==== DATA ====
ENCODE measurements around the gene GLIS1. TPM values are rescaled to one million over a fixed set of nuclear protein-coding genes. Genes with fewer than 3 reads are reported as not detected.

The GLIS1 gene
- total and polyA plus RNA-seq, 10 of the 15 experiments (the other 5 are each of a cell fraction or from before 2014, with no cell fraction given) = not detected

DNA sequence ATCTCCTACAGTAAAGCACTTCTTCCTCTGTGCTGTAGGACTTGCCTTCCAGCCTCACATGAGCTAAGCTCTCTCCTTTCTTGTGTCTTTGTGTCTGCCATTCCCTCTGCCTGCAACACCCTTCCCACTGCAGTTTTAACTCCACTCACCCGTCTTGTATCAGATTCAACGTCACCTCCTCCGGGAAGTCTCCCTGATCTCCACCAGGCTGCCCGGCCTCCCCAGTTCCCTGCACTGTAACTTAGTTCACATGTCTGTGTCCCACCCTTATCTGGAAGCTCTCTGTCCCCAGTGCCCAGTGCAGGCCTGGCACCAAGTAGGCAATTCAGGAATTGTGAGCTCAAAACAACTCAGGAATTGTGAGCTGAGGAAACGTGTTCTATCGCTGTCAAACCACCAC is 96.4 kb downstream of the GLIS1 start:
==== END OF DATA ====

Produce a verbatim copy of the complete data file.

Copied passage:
ENCODE measurements around the gene GLIS1. TPM values are rescaled to one million over a fixed set of nuclear protein-coding genes. Genes with fewer than 3 reads are reported as not detected.

The GLIS1 gene
- total and polyA plus RNA-seq, 10 of the 15 experiments (the other 5 are each of a cell fraction or from before 2014, with no cell fraction given) = not detected

DNA sequence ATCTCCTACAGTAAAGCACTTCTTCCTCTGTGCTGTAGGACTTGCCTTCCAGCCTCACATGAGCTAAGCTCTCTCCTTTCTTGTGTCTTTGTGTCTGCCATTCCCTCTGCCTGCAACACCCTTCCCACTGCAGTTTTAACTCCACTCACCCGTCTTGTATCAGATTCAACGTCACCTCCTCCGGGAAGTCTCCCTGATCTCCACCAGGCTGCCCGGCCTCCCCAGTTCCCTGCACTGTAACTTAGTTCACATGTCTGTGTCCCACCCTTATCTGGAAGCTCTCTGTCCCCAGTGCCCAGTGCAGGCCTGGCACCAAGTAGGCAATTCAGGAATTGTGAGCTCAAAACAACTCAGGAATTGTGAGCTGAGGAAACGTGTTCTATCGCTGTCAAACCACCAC is 96.4 kb downstream of the GLIS1 start: